The Hu Tong Neighborhood

Tour Day Five: Wednesday, April 25, 2001

A Visit To A Family Home

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This courtyard had new pavement.
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Our Hostess and Guide.

Pictures above and below were taken as we entered our hostess' home. The courtyard is shared by our host and three neighbors. Our friendly hostess answered our questions through our guide-interpreter. The home like most others had a television, refrigerator, and washing machine. Evidenced by a book on the shelf, our hosts had traveled to Washington state in the US.

Our hosts were retired and kept their grandson while his parents worked. The two families did not live together. The host families are paid a stipend by the government to allow tourists visit in their homes.

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In addition to a fair sized living room that seated our whole tour group of twenty or so, this four-hundred-year-old house had a bedroom, kitchen, and bath. The kitchen and bath was no more than six feet wide. The kitchen was a fairly long corridor, with a sink and window at one end. There was a small stove. All we saw of the bath was the Eastern-style toilet, a porcelain fixture that toped out at floor level. These were what we were usually confronted with in the public restrooms where we stopped for sightseeing.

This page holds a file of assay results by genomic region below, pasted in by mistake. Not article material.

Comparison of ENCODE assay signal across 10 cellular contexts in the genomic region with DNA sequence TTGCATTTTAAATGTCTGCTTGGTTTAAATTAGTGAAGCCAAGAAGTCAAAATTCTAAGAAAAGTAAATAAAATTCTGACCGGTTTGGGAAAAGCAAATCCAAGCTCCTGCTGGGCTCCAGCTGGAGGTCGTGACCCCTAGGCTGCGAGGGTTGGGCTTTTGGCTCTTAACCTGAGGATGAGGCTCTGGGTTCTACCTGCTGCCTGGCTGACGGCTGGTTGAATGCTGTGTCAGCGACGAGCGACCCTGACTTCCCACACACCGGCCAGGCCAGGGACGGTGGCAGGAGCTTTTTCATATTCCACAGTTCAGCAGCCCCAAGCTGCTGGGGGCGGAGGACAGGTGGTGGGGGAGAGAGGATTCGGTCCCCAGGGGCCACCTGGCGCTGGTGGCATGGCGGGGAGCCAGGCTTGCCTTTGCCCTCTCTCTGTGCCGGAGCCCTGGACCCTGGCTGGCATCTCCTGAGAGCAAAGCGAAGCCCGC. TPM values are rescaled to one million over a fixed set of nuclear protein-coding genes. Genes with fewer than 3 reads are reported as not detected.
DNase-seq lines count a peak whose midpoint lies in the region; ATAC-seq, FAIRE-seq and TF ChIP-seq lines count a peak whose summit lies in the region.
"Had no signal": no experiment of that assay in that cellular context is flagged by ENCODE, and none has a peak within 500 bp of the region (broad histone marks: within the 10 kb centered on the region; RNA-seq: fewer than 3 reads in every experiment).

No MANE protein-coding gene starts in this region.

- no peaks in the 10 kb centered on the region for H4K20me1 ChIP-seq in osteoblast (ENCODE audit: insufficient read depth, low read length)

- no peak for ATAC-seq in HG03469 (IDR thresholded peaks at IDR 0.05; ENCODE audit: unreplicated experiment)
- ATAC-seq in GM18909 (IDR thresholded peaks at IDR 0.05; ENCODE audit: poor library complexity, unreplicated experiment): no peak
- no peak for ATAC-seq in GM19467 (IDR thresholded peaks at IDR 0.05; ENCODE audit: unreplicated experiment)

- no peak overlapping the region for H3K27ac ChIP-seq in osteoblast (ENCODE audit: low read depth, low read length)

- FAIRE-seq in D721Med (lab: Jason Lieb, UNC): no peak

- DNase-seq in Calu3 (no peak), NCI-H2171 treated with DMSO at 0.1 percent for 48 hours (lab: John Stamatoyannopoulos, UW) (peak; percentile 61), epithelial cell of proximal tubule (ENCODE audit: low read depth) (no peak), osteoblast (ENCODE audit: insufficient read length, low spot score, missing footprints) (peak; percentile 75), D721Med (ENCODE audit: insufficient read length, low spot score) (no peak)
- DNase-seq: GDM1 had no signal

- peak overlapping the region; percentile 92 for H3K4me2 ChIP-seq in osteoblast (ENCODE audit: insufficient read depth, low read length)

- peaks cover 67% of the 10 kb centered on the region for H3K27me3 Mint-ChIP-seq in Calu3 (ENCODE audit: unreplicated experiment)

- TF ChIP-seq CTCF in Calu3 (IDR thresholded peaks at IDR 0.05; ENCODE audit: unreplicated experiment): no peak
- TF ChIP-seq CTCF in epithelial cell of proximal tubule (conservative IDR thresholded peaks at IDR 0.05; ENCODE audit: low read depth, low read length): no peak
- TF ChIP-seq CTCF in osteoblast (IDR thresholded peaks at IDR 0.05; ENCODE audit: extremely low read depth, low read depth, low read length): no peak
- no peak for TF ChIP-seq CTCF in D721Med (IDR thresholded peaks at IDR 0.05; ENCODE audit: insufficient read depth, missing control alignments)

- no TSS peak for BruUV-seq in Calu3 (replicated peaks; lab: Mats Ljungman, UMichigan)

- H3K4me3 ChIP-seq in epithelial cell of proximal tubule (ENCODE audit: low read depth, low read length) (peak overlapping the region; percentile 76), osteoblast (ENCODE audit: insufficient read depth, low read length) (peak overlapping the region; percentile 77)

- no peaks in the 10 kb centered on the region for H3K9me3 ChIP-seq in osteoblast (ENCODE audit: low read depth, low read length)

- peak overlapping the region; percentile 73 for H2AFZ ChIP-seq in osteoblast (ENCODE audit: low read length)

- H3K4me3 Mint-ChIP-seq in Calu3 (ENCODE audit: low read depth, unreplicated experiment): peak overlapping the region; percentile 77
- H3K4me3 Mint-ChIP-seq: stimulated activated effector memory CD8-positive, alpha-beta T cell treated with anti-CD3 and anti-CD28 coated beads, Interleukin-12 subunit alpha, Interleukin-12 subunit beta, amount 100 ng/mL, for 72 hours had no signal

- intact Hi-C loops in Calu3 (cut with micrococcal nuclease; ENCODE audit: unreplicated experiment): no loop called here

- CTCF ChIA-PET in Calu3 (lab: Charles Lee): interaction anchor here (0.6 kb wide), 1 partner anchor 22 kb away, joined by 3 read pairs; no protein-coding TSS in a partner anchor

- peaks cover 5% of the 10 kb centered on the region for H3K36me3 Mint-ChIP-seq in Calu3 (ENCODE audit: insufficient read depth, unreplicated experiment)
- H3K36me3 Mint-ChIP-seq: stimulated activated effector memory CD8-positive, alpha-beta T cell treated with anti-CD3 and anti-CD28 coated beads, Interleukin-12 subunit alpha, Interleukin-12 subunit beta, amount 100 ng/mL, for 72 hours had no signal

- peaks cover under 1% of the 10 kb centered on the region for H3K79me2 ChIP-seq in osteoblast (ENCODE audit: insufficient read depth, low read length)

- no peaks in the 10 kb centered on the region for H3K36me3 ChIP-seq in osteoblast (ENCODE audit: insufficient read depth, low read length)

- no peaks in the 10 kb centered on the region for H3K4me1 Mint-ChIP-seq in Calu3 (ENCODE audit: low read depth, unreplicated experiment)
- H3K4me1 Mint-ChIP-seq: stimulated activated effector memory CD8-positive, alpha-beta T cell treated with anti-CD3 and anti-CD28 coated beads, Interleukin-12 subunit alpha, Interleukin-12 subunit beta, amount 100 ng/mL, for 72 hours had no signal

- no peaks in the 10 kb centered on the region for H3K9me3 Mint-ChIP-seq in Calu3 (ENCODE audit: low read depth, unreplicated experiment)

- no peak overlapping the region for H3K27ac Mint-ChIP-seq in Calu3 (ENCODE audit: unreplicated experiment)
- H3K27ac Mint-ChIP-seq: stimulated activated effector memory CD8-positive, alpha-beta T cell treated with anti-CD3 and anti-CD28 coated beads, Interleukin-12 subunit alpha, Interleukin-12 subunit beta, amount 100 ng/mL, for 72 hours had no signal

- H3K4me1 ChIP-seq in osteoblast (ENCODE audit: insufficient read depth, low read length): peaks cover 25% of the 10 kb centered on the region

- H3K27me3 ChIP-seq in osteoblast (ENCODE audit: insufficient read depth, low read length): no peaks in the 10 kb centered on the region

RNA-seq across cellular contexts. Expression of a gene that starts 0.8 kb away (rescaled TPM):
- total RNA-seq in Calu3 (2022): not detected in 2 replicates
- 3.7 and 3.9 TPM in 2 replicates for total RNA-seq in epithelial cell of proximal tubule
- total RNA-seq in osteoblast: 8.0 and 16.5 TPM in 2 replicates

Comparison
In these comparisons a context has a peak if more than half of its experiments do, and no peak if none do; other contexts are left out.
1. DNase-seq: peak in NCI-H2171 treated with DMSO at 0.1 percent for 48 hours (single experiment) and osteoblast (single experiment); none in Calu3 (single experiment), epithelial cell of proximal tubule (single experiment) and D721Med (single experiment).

In this house, the kitchen size and equimpent tell us a lot about why Chinese restaurants are so successful. I suspect this house was larger and better equipped than many in the older neighborhoods. In the cities, the younger people live in hi-rise apartment buildings. Most have air conditioning units for each apartment on the sides of the buildings.

One lady on our tour had lived in Beijing for five years. She was on the tour to accompany a friend visiting from her homeland of Sweden. She said that the Hu Tong neighborhood had obviously been cleaned up for the tourists. It didn't look like some of the other neighborhoods she had visited. The streets were wider and straighter than many she had seen.

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Page last updated June 5, 2001.